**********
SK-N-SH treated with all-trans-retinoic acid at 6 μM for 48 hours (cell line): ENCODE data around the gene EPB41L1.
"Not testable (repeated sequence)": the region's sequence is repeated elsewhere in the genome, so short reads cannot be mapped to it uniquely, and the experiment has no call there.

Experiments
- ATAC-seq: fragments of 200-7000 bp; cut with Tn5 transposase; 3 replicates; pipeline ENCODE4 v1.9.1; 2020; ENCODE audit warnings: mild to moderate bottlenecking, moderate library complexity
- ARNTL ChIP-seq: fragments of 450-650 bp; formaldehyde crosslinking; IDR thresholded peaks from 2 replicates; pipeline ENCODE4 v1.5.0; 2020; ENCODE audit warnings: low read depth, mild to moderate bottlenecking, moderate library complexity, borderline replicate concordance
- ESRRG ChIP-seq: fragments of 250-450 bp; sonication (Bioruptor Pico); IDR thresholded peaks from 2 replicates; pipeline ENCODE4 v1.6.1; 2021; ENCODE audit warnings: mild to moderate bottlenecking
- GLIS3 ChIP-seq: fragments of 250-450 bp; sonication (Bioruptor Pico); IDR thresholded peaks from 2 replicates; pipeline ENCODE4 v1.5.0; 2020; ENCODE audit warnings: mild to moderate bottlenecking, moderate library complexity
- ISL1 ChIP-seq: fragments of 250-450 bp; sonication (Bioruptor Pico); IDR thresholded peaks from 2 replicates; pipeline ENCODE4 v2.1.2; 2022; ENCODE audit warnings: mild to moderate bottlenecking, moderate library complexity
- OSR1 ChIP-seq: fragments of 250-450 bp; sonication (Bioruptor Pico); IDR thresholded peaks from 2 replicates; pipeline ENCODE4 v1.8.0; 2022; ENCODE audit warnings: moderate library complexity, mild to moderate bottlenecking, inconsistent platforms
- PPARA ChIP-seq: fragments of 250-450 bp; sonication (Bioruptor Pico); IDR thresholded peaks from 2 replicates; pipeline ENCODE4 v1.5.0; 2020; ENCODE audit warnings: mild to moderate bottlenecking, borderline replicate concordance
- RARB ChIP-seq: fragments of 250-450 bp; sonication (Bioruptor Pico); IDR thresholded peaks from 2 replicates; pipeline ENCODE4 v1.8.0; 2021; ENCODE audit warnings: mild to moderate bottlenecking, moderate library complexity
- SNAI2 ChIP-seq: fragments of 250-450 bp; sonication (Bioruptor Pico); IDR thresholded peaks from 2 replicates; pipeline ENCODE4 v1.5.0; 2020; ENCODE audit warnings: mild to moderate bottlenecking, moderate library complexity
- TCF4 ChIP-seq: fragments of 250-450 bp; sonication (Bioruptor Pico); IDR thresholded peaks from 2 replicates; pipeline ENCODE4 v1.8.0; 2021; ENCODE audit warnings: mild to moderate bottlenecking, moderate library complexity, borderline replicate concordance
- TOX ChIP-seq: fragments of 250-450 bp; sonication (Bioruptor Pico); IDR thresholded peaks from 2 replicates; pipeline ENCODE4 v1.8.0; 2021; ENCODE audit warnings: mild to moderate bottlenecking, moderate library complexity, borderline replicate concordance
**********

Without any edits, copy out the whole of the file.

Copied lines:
SK-N-SH treated with all-trans-retinoic acid at 6 μM for 48 hours (cell line): ENCODE data around the gene EPB41L1.
"Not testable (repeated sequence)": the region's sequence is repeated elsewhere in the genome, so short reads cannot be mapped to it uniquely, and the experiment has no call there.

Experiments
- ATAC-seq: fragments of 200-7000 bp; cut with Tn5 transposase; 3 replicates; pipeline ENCODE4 v1.9.1; 2020; ENCODE audit warnings: mild to moderate bottlenecking, moderate library complexity
- ARNTL ChIP-seq: fragments of 450-650 bp; formaldehyde crosslinking; IDR thresholded peaks from 2 replicates; pipeline ENCODE4 v1.5.0; 2020; ENCODE audit warnings: low read depth, mild to moderate bottlenecking, moderate library complexity, borderline replicate concordance
- ESRRG ChIP-seq: fragments of 250-450 bp; sonication (Bioruptor Pico); IDR thresholded peaks from 2 replicates; pipeline ENCODE4 v1.6.1; 2021; ENCODE audit warnings: mild to moderate bottlenecking
- GLIS3 ChIP-seq: fragments of 250-450 bp; sonication (Bioruptor Pico); IDR thresholded peaks from 2 replicates; pipeline ENCODE4 v1.5.0; 2020; ENCODE audit warnings: mild to moderate bottlenecking, moderate library complexity
- ISL1 ChIP-seq: fragments of 250-450 bp; sonication (Bioruptor Pico); IDR thresholded peaks from 2 replicates; pipeline ENCODE4 v2.1.2; 2022; ENCODE audit warnings: mild to moderate bottlenecking, moderate library complexity
- OSR1 ChIP-seq: fragments of 250-450 bp; sonication (Bioruptor Pico); IDR thresholded peaks from 2 replicates; pipeline ENCODE4 v1.8.0; 2022; ENCODE audit warnings: moderate library complexity, mild to moderate bottlenecking, inconsistent platforms
- PPARA ChIP-seq: fragments of 250-450 bp; sonication (Bioruptor Pico); IDR thresholded peaks from 2 replicates; pipeline ENCODE4 v1.5.0; 2020; ENCODE audit warnings: mild to moderate bottlenecking, borderline replicate concordance
- RARB ChIP-seq: fragments of 250-450 bp; sonication (Bioruptor Pico); IDR thresholded peaks from 2 replicates; pipeline ENCODE4 v1.8.0; 2021; ENCODE audit warnings: mild to moderate bottlenecking, moderate library complexity
- SNAI2 ChIP-seq: fragments of 250-450 bp; sonication (Bioruptor Pico); IDR thresholded peaks from 2 replicates; pipeline ENCODE4 v1.5.0; 2020; ENCODE audit warnings: mild to moderate bottlenecking, moderate library complexity
- TCF4 ChIP-seq: fragments of 250-450 bp; sonication (Bioruptor Pico); IDR thresholded peaks from 2 replicates; pipeline ENCODE4 v1.8.0; 2021; ENCODE audit warnings: mild to moderate bottlenecking, moderate library complexity, borderline replicate concordance
- TOX ChIP-seq: fragments of 250-450 bp; sonication (Bioruptor Pico); IDR thresholded peaks from 2 replicates; pipeline ENCODE4 v1.8.0; 2021; ENCODE audit warnings: mild to moderate bottlenecking, moderate library complexity, borderline replicate concordance